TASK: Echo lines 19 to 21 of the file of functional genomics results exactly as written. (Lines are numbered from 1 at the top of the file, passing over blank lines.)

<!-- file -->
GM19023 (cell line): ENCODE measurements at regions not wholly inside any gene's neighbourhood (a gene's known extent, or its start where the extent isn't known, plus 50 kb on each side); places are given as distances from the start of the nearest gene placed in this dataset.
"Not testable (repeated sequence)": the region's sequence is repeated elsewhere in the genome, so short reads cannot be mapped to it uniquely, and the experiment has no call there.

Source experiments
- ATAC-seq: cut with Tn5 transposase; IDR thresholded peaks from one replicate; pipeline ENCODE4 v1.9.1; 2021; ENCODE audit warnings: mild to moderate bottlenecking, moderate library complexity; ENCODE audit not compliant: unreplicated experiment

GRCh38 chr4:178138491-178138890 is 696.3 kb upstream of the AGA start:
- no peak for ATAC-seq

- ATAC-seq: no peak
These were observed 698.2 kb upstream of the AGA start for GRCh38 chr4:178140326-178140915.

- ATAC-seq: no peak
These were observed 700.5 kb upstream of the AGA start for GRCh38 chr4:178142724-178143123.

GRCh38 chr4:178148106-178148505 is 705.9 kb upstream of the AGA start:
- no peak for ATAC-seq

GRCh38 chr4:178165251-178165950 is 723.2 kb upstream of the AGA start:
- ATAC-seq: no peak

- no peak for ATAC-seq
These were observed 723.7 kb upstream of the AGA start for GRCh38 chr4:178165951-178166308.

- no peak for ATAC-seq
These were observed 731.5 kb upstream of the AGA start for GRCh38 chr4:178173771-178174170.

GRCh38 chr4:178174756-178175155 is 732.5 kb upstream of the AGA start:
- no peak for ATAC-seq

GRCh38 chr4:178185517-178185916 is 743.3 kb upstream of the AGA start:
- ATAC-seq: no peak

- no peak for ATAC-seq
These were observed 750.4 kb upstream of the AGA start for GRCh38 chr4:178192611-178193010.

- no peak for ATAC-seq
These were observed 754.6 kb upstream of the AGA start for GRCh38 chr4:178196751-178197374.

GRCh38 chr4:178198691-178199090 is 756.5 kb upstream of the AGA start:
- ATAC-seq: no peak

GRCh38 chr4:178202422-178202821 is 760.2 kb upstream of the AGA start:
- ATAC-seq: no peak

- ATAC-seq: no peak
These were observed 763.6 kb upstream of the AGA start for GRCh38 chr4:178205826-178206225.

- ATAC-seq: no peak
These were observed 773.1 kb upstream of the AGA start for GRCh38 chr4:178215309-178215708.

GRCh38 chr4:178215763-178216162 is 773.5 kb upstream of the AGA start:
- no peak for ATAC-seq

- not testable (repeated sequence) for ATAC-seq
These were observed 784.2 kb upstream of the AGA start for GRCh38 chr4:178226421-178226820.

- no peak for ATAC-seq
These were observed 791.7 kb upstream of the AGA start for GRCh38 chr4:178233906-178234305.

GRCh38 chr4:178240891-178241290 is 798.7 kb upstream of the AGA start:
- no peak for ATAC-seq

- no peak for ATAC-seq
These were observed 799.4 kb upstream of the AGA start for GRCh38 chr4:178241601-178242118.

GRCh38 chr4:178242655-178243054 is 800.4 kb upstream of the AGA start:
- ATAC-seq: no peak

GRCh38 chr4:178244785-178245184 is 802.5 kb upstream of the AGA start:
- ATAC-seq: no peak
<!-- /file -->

GRCh38 chr4:178174756-178175155 is 732.5 kb upstream of the AGA start:
- no peak for ATAC-seq

GRCh38 chr4:178185517-178185916 is 743.3 kb upstream of the AGA start: